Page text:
Reverse Garbage Queensland
Bill Ennals is a director of Reverse Garbage Queensland.
The not-for-profit cooperative collects high-quality materials discarded by industry, diverting them from landfill to sell at low cost to the public and promoting environmental sustainability and resource reuse.
Formed in 1998, the Woolloongabba-based institution is celebrating two decades of helping to keep Brisbane clean, green and sustainable, having ‘upcycled’ its operation from an initial six to 13 staff and moving to a new home.
“We moved from our original base in West End to our current warehouse in Woolloongabba at the height of the 2011 floods – we still get people coming to see us who thought we’d closed. It’s quite the opposite!” Bill says.
“We run a variety of environment and waste-focused art workshops and educational talks, as well as a mail-order service. We also have a gallery and gift shop that promotes local artists, craft workers and designers who salvage, reuse and upcycle materials.
“I’ve always been very motivated by environmental issues, and what we’re doing is helping to increase awareness of how people can minimise their ecological footprint, whether that’s environmentally, socially or financially.”
What is your greatest business learning?
Unless you get your head around your organisation’s income and expenditure, you’ll struggle.
We were financially quite unstable early on but managed to get into the habit of doing regular cash flow forecasts.
What is your greatest business success?
Just surviving! Starting on a relative shoestring and enduring as we have done is a real achievement.
What three things should someone consider before starting a business?
- Time. It takes time to run a business, so you need the right life circumstances and the stamina to balance your work and life commitments. It’s never just 9 to 5.
- Commitment. You need to have a passion for the product or service you’re providing – you’ll get bored otherwise.
- Money. It’s essential to ensure you have sufficient capital to survive on little or no income in the early stages.
Is there anything you would have done differently?
We had an opportunity to purchase a building in West End in 2001. It was an expenditure we were not comfortable with at the time, but in hindsight would have given us a hugely valuable asset.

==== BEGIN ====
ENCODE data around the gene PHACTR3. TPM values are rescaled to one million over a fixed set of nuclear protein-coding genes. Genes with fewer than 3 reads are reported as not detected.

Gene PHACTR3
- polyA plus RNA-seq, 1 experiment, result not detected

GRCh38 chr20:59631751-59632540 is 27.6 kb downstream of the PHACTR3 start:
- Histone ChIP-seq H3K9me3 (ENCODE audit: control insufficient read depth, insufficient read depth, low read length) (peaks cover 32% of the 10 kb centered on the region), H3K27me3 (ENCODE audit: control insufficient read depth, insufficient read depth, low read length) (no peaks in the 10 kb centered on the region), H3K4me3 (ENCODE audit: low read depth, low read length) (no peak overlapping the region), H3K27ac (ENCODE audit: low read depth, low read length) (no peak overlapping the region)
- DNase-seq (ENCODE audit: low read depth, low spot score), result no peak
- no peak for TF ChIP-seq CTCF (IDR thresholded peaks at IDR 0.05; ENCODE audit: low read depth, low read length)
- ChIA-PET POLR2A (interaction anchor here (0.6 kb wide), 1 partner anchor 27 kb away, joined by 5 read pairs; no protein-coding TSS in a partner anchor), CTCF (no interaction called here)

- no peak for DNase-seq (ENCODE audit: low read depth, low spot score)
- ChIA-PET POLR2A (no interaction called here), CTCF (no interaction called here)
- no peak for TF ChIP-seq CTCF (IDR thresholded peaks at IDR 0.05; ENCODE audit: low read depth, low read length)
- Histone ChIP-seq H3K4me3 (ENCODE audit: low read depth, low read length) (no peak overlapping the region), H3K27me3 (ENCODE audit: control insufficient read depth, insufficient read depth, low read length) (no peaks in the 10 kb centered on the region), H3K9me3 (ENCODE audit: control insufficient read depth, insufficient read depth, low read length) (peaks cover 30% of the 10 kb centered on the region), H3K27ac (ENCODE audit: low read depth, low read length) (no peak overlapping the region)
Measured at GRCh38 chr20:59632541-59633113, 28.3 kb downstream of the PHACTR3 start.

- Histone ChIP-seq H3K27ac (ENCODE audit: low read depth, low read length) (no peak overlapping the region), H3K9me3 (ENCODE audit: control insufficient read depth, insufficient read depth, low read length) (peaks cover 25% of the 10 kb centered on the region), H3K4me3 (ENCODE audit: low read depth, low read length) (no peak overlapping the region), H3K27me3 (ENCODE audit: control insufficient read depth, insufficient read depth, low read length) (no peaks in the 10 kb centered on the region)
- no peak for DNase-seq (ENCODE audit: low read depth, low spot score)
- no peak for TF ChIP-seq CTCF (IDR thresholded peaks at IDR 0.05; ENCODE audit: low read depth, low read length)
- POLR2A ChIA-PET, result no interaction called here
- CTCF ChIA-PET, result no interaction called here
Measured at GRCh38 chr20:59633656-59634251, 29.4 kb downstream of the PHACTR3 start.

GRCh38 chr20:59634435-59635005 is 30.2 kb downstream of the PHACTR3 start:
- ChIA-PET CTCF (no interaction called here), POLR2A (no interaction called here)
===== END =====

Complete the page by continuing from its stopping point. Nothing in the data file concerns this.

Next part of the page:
We’re now in a better building in Woolloongabba, but you don’t want to have to dislocate from your community if you can avoid it.
What have you found to be the most effective way to promote your business?
Social media is the most cost-effective way to communicate and engage directly with your market, but I think the best promotion you can do is in person, specifically in situations where there’s a high ratio of people from your organisation to clients.
For example, we visit universities to speak with architecture students. Sustainability and design are big elements of a lot of architecture courses now, so that’s a good opportunity to promote what we do.
How do you stay up to date with the latest business information?
We stay in touch with various industry associations including Community Recycling Network Australia (driven by a re-use cooperative in Tasmania that does a lot of outreach work) and also Reverse Garbage in Marrickville, NSW, whom we’re not affiliated with but were very helpful in our startup phase. I’m also a big fan of Best Practice on ABC Radio National. It’s a good source of ideas on workplace culture and governance.
Where have you sought business advice?
We did some strategic planning workshops with a local business consultant about 10 years ago and have had some ad hoc interactions with consultants since then.
What financial factors should be considered when wanting to grow a business?
The growth stage is the most exciting but potentially the most risky time for any business.
Cash flow forecasting is key. It’s absolutely vital to have a clear picture of your income and expenses, particularly when you’re anticipating significant increases in both.
How do you manage risk?
It’s important to make sure you have all the appropriate levels of insurance for your business, whether that be public or product liability, work or vehicle, or whatever covers your assets and people.
It’s also important to communicate effectively within your organisation so everyone has a clear idea of your strategic direction.
What value do you place in business plans and why?
We place a very high value on business plans, but if you’re time poor then it’s important to remember it takes time to maintain and revisit any strategy. Whether it’s a one-year or five-year plan, build in the time for it.
For more information visit reversegarbageqld.com.au